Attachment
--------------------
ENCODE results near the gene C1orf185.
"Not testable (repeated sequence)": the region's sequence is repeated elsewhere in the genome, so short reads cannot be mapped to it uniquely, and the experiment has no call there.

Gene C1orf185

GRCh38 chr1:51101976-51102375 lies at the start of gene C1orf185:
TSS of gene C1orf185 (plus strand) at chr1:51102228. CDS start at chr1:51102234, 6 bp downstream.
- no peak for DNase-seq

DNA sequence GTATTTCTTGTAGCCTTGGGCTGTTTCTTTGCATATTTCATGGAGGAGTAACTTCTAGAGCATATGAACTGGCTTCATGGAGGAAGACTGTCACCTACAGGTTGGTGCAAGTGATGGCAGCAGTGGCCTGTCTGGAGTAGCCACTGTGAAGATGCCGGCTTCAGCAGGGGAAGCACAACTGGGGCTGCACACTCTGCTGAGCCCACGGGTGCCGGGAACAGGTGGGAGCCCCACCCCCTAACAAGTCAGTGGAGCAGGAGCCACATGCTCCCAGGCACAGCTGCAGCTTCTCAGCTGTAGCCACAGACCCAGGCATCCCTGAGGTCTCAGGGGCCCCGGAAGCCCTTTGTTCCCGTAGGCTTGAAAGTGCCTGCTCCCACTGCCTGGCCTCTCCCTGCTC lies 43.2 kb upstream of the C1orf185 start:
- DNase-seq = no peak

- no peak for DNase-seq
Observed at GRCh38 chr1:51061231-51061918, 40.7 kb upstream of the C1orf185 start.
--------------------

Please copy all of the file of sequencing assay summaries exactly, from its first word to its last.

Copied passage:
ENCODE results near the gene C1orf185.
"Not testable (repeated sequence)": the region's sequence is repeated elsewhere in the genome, so short reads cannot be mapped to it uniquely, and the experiment has no call there.

Gene C1orf185

GRCh38 chr1:51101976-51102375 lies at the start of gene C1orf185:
TSS of gene C1orf185 (plus strand) at chr1:51102228. CDS start at chr1:51102234, 6 bp downstream.
- no peak for DNase-seq

DNA sequence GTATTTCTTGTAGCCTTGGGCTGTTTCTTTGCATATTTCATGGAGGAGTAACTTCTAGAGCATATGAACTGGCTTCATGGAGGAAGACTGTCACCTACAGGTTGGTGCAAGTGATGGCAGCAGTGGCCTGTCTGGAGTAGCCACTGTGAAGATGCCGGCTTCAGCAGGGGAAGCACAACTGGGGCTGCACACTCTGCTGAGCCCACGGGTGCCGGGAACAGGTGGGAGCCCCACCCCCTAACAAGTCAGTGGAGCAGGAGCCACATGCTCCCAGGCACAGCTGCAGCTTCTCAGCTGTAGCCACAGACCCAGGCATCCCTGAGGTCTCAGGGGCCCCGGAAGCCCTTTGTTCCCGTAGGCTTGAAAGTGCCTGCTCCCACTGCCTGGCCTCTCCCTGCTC lies 43.2 kb upstream of the C1orf185 start:
- DNase-seq = no peak

- no peak for DNase-seq
Observed at GRCh38 chr1:51061231-51061918, 40.7 kb upstream of the C1orf185 start.